Ex-diplomats warn Pompeo against eliminating U.S. refugee bureau
By Lesley Wroughton WASHINGTON (Reuters) - Thirty-two prominent former U.S. diplomats and 11 aid groups on Monday urged U.S. Secretary of State Mike Pompeo not to eliminate a key State Department refugee bureau, warning that the move would be 'an error of grave proportion.' In a letter to Pompeo, the former diplomats and national security advisers who served both Democratic and Republican administrations, said eliminating the Bureau of Population, Refugees and Migration (PRM) office would impact the U.S
By Lesley Wroughton
WASHINGTON (Reuters) - Thirty-two prominent former U.S. diplomats and 11 aid groups on Monday urged U.S. Secretary of State Mike Pompeo not to eliminate a key State Department refugee bureau, warning that the move would be "an error of grave proportion."
In a letter to Pompeo, the former diplomats and national security advisers who served both Democratic and Republican administrations, said eliminating the Bureau of Population, Refugees and Migration (PRM) office would impact the U.S. ability to influence global refugee policy.
The letter comes barely a year after 58 U.S. policy experts warned Rex Tillerson, former secretary of state, against such a move.
The Trump administration has defended its hardline immigration policy, including a travel ban against some countries and the detention of immigrants entering the United States illegally.
"We are convinced that the elimination of PRM's assistance functions would have profound and negative implications for the Secretary of State's capacity to influence policy issues of key concern to the United States," the former diplomats wrote. "It would also be ironic, as this is one of the bureaus at State that has enjoyed strong bipartisan support over many years."
The State Department did not immediately respond to questions about the possible elimination of the refugee office.
Those signing the letter included William Burns, former undersecretary of state for political affairs; Rand Beers, former deputy assistant to the president for homeland security; Nicholas Burns, former undersecretary of state for political affairs; Ryan Crocker, former ambassador to Afghanistan, Iraq, Pakistan, Syria, Kuwait and Lebanon; Ellen Laipson, former vice chair of the U.S. National Intelligence Council; Anne Richard, former assistant secretary of state for PRM; and Frederick Barton, a former U.N. deputy high commissioner for refugees.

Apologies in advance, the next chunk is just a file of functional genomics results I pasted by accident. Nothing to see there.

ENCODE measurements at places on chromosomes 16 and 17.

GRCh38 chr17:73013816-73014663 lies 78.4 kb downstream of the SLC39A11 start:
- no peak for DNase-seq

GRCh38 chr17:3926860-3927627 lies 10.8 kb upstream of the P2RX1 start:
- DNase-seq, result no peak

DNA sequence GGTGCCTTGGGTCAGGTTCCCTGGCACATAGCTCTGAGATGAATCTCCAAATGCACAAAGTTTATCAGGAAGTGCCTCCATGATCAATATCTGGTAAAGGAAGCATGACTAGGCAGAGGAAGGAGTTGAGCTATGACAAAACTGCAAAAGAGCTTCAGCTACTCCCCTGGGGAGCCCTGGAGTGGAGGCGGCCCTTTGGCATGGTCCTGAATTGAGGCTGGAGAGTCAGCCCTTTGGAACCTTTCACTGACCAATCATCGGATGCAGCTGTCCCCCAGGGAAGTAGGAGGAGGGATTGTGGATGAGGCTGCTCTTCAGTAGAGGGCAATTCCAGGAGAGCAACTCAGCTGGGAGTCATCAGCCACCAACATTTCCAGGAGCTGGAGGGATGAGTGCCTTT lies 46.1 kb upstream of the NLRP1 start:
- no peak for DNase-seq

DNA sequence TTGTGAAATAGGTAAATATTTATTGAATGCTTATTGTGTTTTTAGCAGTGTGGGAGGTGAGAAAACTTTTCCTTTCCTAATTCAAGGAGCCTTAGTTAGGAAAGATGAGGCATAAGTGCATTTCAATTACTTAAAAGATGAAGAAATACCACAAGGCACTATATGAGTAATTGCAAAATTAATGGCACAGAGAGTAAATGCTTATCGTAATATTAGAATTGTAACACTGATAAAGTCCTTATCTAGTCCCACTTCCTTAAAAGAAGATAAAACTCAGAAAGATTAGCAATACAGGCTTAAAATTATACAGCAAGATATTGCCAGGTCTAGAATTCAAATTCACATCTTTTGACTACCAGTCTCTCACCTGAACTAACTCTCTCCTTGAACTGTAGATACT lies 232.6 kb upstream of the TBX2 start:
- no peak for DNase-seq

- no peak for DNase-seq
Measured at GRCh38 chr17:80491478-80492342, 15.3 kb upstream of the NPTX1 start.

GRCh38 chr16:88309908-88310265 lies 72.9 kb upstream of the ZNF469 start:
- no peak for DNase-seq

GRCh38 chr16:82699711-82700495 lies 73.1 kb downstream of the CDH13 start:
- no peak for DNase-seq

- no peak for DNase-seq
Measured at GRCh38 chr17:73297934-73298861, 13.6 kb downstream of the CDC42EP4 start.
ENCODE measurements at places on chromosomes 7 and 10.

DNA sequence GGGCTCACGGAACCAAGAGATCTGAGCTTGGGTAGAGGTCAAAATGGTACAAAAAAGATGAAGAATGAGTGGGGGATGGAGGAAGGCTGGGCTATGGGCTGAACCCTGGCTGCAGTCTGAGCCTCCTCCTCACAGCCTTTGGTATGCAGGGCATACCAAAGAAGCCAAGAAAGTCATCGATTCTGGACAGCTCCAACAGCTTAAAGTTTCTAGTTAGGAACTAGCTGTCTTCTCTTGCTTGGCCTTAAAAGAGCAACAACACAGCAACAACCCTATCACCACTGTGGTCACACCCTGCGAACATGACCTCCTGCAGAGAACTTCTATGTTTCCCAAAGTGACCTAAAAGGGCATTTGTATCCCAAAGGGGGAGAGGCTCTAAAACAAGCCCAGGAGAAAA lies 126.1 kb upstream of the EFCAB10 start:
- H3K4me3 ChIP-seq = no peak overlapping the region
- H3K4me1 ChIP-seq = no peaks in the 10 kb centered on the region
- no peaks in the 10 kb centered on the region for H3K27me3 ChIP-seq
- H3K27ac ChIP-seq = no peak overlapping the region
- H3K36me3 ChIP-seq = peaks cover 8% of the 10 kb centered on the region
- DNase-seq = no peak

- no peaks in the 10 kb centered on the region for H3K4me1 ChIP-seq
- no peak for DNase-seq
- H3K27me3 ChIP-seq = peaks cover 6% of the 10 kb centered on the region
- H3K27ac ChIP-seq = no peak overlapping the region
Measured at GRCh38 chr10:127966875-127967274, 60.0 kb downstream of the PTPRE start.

Among the aid groups that signed the letter was Scott Arbeiter, president of World Relief; David Miliband, president and CEO of International Rescue Committee; Eric Schwartz, president of Refugee International; Wendy Young, president of Kids in Need of Defense; and Neil Keny-Guyer, CEO of Mercy Corps.
A former U.S. administration official, who spoke on condition of anonymity, said the possibility of the bureau being cut was "proudly disheartening."
"This administration has unfortunately diminished significantly its support in many respects for the operations benefiting refugees, but this measure would compound those problems," the official said.
The United Nations reported last month that the global number of refugees grew by a record 2.9 million in 2017 to 25.4 million, with another 43.1 million people forcibly displaced.
(Reporting by Lesley Wroughton; Editing by Tom Brown)
This story has not been edited by Firstpost staff and is generated by auto-feed.
By Robin Emmott and John Irish | BRUSSELS/PARIS BRUSSELS/PARIS France and Germany will agree to a U.S. plan for NATO to take a bigger role in the fight against Islamic militants at a meeting with President Donald Trump on Thursday, but insist the move is purely symbolic, four senior European diplomats said.The decision to allow the North Atlantic Treaty Organization to join the coalition against Islamic State in Syria and Iraq follows weeks of pressure on the two allies, who are wary of NATO confronting Russia in Syria and of alienating Arab countries who see NATO as pushing a pro-Western agenda."NATO as an institution will join the coalition," said one senior diplomat involved in the discussions. "The question is whether this just a symbolic gesture to the United States
BEIJING Chinese President Xi Jinping on Wednesday called for greater efforts to make the country's navy a world class one, strong in operations on, below and above the surface, as it steps up its ability to project power far from its shores.China's navy has taken an increasingly prominent role in recent months, with a rising star admiral taking command, its first aircraft carrier sailing around self-ruled Taiwan and a new aircraft carrier launched last month.With President Donald Trump promising a US shipbuilding spree and unnerving Beijing with his unpredictable approach on hot button issues including Taiwan and the South and East China Seas, China is pushing to narrow the gap with the U.S. Navy.Inspecting navy headquarters, Xi said the navy should "aim for the top ranks in the world", the Defence Ministry said in a statement about his visit."Building a strong and modern navy is an important mark of a top ranking global military," the ministry paraphrased Xi as saying.